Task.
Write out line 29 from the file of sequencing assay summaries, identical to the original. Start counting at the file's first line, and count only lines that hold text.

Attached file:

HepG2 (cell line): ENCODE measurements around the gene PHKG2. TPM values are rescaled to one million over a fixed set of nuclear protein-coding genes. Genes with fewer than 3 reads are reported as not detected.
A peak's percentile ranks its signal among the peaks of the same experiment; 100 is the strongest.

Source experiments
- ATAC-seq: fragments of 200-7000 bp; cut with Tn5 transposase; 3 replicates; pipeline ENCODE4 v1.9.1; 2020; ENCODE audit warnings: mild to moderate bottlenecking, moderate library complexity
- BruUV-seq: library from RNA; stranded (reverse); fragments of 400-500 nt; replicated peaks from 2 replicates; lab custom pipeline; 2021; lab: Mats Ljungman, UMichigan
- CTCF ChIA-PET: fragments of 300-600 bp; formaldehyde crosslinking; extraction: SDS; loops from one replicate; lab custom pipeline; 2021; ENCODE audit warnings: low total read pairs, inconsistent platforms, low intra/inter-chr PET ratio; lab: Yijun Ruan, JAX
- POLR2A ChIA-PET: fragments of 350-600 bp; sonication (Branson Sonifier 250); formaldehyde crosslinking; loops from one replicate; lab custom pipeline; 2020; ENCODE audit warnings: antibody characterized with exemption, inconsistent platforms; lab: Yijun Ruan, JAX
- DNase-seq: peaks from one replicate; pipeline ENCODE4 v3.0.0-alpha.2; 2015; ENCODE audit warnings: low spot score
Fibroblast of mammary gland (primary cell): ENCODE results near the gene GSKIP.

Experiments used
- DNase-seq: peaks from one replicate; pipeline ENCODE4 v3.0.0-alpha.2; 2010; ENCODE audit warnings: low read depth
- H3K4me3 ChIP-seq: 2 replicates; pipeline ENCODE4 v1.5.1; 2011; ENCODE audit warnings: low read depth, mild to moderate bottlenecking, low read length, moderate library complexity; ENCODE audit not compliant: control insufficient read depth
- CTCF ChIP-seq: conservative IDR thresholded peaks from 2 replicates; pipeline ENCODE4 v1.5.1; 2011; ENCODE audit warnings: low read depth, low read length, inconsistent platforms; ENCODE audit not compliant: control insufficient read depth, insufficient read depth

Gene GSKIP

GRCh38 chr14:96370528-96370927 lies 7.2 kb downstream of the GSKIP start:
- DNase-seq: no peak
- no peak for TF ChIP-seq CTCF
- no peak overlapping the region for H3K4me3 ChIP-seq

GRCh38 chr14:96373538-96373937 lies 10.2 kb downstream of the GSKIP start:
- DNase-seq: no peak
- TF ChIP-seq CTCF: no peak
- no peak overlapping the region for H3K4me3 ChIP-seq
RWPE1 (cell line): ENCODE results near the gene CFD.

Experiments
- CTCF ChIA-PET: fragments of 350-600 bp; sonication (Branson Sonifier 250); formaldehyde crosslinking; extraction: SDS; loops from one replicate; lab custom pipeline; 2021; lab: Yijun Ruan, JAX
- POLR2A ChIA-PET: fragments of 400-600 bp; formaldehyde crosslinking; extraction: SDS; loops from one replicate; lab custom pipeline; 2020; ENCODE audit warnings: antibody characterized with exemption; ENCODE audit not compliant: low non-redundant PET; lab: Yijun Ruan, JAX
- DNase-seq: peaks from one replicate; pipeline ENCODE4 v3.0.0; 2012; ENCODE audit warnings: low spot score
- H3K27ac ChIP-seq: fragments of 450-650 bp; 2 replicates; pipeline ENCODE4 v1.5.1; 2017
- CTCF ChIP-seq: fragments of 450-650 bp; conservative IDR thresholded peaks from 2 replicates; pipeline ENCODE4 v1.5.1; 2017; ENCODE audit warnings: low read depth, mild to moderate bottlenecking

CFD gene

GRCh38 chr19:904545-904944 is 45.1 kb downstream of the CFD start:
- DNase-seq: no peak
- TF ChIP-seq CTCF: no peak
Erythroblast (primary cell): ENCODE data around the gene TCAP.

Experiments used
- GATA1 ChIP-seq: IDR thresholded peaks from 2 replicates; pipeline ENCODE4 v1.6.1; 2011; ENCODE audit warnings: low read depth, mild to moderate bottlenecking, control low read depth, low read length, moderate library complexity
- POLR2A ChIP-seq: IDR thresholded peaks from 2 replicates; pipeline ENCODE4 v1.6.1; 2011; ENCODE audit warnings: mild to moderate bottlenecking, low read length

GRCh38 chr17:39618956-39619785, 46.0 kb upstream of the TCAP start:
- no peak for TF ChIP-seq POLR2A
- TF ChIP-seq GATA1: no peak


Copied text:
- CTCF ChIP-seq: fragments of 450-650 bp; conservative IDR thresholded peaks from 2 replicates; pipeline ENCODE4 v1.5.1; 2017; ENCODE audit warnings: low read depth, mild to moderate bottlenecking